Personal Income Tax in Vietnam: Exemptions and Reductions


Posted: 9th April 2021 09:17

For foreigners working in Vietnam, determining the applicability of personal income tax (PIT) involves decoding a number of rules. Following this, foreign workers need to calculate their precise liability and any applicable deductions.

Consulting with an in-country tax specialist can help individuals’ optimize their tax exposure, while employers’ may be able to identify more competitive salary packages with an advisor. Below we introduce the basics of PIT, before explaining tax-exempt incomes (employment benefits that are not subject to PIT) and tax reductions for dependents.

Residency Status and PIT Exposure

Vietnam’s Law on Personal Income Tax recognizes ten different categories of income, with a host of different deductions, tax rates, and exceptions applying to each of them.

A tax resident is defined as someone residing in Vietnam for 183 days or more in either the calendar year or a period of 12 consecutive months from the date of arrival.

Tax residents are subject to PIT on their worldwide employment income, regardless of where the income is paid or earned, at progressive rates from five percent to a maximum of 35 percent. Non-resident taxpayers are subject to PIT at a flat rate of 20 percent on their Vietnam-sourced income.

In general, a typical monthly salary package in Vietnam will include gross salary and mandatory social security. PIT is levied on the balance after deducting mandatory social insurance contributions. Companies conduct PIT finalization on behalf of their employees at the beginning of the year for taxable income arising from the previous year.

Tax-exempt Incomes

Vietnam’s tax authorities have singled out a number of incomes that are exempt from PIT. These include:

The Vietnamese government released Resolution 954/2020/UBTVQH14 raising the PIT threshold, which will come into effect on July 1, 2020.

Therefore, a resident taxpayer will be allowed to deduct from his taxable income US$475 (VND 11 million) as compared to US$387 (VND 9 million) previously. The new policy will be retroactive and will apply from January 1, 2020. The yearly amount can be fully deducted, regardless of whether the taxpayer had an income every month.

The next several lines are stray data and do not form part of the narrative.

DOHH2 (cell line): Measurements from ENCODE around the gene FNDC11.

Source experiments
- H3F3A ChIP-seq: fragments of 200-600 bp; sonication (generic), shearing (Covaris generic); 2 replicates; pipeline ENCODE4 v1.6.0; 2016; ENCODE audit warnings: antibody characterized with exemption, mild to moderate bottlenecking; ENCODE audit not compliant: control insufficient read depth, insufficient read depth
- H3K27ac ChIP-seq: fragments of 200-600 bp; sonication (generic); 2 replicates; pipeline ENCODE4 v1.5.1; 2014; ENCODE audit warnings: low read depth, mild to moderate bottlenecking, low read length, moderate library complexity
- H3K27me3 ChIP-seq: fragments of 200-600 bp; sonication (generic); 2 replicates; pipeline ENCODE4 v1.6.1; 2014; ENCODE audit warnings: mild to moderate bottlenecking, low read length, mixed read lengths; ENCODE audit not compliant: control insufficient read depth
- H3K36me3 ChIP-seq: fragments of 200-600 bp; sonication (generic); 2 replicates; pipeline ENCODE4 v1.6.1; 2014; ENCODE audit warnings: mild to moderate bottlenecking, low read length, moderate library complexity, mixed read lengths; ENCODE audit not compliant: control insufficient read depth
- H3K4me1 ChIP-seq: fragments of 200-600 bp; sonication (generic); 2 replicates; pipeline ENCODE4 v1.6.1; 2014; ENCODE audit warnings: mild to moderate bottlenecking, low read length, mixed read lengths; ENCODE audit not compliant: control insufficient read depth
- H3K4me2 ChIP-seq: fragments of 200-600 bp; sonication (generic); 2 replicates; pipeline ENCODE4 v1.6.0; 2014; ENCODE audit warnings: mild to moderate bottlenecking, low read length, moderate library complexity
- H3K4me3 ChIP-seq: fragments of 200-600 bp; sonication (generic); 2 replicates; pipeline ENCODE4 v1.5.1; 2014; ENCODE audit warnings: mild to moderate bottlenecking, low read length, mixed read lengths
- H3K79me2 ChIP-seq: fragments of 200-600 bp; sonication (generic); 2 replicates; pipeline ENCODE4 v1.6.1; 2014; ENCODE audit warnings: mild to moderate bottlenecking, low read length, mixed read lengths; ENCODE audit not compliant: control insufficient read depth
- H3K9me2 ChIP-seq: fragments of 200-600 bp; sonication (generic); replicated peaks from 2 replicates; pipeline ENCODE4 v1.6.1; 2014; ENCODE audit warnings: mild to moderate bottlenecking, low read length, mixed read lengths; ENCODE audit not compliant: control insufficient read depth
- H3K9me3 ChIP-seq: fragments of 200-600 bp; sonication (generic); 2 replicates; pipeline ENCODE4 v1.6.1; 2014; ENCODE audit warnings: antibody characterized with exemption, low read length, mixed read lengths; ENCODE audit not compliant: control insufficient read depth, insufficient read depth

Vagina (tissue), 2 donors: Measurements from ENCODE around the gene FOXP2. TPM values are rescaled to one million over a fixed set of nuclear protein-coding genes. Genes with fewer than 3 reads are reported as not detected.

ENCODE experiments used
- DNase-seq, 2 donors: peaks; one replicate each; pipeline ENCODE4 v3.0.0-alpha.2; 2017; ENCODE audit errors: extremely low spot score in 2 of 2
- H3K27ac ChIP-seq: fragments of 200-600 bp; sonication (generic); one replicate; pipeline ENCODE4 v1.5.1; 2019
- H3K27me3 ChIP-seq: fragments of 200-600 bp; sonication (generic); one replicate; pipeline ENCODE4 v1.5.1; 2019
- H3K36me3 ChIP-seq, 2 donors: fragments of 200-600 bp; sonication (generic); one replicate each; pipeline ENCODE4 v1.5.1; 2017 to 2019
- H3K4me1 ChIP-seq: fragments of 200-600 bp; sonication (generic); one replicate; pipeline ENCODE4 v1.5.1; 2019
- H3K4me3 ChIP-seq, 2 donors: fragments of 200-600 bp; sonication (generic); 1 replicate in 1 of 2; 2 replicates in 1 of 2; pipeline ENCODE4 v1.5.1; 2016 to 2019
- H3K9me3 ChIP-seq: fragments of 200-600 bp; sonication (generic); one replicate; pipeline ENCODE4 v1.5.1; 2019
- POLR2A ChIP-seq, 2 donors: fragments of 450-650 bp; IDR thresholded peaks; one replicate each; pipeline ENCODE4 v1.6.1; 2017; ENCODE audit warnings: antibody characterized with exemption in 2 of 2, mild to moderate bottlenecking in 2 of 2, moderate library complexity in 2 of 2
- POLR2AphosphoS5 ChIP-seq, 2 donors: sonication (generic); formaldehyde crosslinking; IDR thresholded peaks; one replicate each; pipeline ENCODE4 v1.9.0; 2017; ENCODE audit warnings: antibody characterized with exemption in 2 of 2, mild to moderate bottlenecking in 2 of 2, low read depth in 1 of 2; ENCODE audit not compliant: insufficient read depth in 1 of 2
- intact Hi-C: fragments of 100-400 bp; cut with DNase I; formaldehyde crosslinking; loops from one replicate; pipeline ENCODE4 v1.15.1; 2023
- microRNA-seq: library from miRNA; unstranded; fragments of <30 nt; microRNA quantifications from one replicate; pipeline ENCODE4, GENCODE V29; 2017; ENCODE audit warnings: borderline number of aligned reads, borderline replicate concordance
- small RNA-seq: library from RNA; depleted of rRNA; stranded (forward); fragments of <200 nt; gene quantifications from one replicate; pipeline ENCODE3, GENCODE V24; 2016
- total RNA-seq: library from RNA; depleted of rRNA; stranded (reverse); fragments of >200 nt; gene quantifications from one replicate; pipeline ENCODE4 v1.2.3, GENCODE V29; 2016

Tax Exemptions

In Vietnam, foreign individuals can be exempted from taxation for certain employment benefits. These exemptions include:

Additionally, other benefits can be treated as non-taxable income if certain conditions are met. These include:

Tax Reductions for Dependents

The newly introduced Resolution 954 also has provision for dependents. As per the new policy, the tax reduction for each dependent has been raised to US$192 (VND 4,400,000) from the previous US$157 (VND 3,600,000) per month. Qualified dependents are children aged below 18 years old, or children over 18 years old but earning a low income, which does not exceed US$43 (VND 1 million) per month. In addition, spouses or parents of taxpayers who are unable to work or have low income are also qualified dependents

Only one person can claim the reduction for each dependent. The dependent allowance is not automatically granted, and the taxpayer needs to register the qualifying dependent and provide the supporting documents to the tax authority.

Personal income tax deduction for dependents that are children require the following documents to qualify:

  1. Minor (Under 18 years old): Certified photocopies of birth certificate and national ID (If any).
  2. Disabled adult children (18 and above) without working capability: Certified copies of birth certificate, national ID (If any), and verification of disability documents.
  3. Adult children who are still in school: Certified copies of birth certificate, national ID (If any), and student ID as well as a certified affirmation from the schools or any documents proving the actual study at such schools.
  4. Adopted children/Illegitimate children/Stepchildren: In addition to the above-mentioned documents, the taxpayers will need to provide other documents to prove their relationship with such dependents as well as actual parenting obligations, such as copies of adoption dossier, decisions for recognition of children, and marriage certificates, etc.

Tax Payment

Foreign invested enterprises (FIEs) have to conduct PIT finalization on behalf of their employees at the beginning of the year for taxable incomes arising from the previous year.

If an employee has more than one source of income and wishes to conduct tax finalization on their own, FIEs can issue a certificate of deduction at the request of the employee. If an expatriate’s labor contract in Vietnam expires before the end of a calendar year, they should conduct tax finalization before their departure.

The taxpayer pays PIT to the state treasury in one of two ways: cash or bank transfer. The taxpayer can pay cash directly to the state treasury to receive the voucher from state officials. Otherwise, they can transfer money to a tax office bank account at the state treasury. The deadline for tax payment is the same as tax finalization, meaning no later than 90 days from the end of the calendar year.


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